The mayor of Jalal-Abad, the city where the worst fighting seems to have shifted, has asserted that Bakiyev loyalists set off the riots by attacking both Uzbeks and Kyrgyz. Local police officials also have said that relatives of Bakiyev have been spotted leading Kyrgyz mobs and distributing weapons.

The region is considered a Bakiyev stronghold, and several members of the former autocrat's family are thought to be in hiding there or in nearby Tajikistan. Some are wanted in connection with abuses blamed on Bakiyev's government, including political assassinations and the killing of protesters during the April 7 revolt that toppled him.

Bakiyev, speaking from exile in Belarus, denied any role in the unrest and warned that Kyrgyzstan was in danger of losing its sovereignty. "People are being killed and no one in the current government can protect them," he said in a statement distributed by the Interfax news agency.

About 15 percent of Kyrgyzstan's largely Muslim population of 5 million is ethnic Uzbeks, but in Osh and Jalal-Abad, their numbers rival those of the ethnic Kyrgyz. The area is part of a fertile valley that includes sections of Uzbekistan and Tajikistan and has a long history of ethnic strife, including clashes over land in 1990 that left hundreds dead.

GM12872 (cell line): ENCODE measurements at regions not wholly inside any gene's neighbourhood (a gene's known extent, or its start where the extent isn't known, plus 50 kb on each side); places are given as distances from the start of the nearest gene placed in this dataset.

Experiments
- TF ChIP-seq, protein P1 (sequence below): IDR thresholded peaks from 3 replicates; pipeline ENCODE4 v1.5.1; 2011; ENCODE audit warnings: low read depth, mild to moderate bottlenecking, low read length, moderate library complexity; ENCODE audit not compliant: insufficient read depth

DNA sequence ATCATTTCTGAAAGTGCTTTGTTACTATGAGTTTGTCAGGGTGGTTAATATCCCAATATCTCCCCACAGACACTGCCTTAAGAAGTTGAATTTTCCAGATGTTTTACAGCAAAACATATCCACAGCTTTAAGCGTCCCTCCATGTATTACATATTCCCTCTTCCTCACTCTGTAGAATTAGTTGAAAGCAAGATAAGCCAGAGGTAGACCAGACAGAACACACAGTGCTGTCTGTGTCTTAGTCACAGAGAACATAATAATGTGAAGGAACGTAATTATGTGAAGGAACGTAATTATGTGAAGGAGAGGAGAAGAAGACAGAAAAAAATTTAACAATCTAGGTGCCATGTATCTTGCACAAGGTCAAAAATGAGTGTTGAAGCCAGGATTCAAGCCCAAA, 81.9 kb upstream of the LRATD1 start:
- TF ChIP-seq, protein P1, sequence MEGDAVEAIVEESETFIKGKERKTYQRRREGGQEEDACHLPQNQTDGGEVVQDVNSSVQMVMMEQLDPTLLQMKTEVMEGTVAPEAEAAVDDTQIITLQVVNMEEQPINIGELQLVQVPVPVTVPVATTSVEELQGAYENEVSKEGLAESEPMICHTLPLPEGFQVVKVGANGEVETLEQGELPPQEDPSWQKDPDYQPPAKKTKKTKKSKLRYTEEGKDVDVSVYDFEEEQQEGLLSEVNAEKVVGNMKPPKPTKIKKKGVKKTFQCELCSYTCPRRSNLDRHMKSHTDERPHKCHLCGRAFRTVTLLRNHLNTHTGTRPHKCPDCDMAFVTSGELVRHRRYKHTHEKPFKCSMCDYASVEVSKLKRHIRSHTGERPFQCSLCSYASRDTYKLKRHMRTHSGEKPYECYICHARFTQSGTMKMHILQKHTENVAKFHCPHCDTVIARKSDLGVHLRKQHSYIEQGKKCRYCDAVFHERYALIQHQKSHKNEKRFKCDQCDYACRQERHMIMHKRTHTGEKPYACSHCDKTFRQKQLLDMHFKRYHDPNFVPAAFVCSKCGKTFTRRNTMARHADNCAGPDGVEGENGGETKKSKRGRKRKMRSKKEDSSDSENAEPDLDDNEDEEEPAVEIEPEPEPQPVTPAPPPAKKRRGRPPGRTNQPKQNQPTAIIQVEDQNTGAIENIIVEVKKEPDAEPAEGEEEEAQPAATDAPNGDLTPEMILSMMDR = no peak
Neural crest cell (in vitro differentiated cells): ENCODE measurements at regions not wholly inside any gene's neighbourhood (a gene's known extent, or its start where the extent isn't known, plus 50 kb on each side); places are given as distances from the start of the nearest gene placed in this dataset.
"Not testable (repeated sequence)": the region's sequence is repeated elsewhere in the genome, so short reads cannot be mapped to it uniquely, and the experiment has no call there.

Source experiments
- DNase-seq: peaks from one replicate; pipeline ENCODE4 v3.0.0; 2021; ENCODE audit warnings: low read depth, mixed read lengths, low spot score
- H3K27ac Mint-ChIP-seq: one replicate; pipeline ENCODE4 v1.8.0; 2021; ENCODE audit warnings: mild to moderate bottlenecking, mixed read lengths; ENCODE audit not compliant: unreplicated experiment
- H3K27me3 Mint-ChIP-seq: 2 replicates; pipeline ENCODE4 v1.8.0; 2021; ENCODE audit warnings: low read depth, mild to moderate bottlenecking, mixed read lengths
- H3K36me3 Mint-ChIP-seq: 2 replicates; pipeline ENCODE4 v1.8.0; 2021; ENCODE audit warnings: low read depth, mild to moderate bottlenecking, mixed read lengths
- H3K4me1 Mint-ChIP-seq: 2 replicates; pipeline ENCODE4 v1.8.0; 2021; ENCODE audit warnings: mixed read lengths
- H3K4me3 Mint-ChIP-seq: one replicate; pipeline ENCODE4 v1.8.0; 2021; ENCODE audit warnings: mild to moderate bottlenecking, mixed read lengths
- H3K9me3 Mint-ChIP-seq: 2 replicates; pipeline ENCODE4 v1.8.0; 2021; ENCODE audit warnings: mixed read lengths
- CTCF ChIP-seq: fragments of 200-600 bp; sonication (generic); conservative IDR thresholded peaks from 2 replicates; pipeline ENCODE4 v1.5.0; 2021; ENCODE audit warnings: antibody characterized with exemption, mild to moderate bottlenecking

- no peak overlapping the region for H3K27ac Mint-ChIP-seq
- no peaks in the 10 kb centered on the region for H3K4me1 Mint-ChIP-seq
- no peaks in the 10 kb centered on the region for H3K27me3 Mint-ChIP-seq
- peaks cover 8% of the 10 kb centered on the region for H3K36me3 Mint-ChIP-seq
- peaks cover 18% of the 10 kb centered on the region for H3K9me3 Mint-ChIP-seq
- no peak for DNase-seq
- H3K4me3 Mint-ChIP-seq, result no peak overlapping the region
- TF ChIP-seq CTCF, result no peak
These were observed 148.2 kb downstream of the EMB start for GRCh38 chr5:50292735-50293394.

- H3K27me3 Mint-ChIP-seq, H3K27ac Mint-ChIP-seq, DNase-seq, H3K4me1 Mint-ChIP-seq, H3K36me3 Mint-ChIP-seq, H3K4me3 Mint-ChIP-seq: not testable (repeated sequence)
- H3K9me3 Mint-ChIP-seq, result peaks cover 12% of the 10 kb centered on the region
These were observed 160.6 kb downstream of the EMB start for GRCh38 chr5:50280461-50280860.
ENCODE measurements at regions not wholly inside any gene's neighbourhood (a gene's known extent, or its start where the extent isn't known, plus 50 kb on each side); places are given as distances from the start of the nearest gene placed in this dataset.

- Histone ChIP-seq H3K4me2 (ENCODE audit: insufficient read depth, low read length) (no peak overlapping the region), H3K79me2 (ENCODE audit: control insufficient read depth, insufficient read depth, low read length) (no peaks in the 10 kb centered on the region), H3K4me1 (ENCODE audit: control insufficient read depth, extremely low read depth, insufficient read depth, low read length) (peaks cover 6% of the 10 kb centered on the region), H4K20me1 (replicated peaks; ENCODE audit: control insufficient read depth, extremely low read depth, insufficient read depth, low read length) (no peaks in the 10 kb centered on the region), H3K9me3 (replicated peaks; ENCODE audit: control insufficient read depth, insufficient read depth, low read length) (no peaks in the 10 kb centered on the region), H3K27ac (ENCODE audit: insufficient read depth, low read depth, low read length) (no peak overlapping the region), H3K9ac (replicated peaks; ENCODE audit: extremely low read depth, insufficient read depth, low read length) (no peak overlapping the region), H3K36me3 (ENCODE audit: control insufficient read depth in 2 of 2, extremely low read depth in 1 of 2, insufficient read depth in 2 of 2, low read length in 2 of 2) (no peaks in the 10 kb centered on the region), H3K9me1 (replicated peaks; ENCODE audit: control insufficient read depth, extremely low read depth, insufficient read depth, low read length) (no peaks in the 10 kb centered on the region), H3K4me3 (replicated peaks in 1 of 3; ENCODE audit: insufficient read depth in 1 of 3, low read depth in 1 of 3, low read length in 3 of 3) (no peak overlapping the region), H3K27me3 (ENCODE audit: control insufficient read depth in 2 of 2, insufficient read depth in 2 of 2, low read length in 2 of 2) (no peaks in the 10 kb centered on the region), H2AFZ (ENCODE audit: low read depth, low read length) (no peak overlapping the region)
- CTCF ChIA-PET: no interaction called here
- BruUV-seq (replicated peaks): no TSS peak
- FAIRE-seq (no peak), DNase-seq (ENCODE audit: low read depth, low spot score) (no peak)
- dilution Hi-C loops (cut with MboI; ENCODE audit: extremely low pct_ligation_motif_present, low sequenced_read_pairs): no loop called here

Uzbeks in the region generally support the new government and have been demanding greater representation and rights, exacerbating tensions with local Kyrgyz, many of whom continue to support Bakiyev.

Anna Nelson, a spokeswoman for the International Committee of the Red Cross, said a colleague who visited the refugee camps in Uzbekistan described a "humanitarian catastrophe unfolding" and saw evidence of "very serious brutality," including a video showing Uzbeks trapped in burning buildings.

Most of those in the camps were Uzbek -- women, children and the elderly -- and some mothers had been separated from their children in the chaos, she said. Uzbek men appeared to have remained in Kyrgyzstan to defend their homes.

Nelson said another colleague witnessed about 100 bodies being buried in a city cemetery in Osh on Sunday, raising concerns about proper identification of the dead. She also noted reports that the mobs have attacked ambulances and firefighters.

"We know there are people in their homes who are wounded and can't get medical services because they're too scared to leave their homes," she said. "We're hoping that armed security forces can at least ensure medical staff can get through."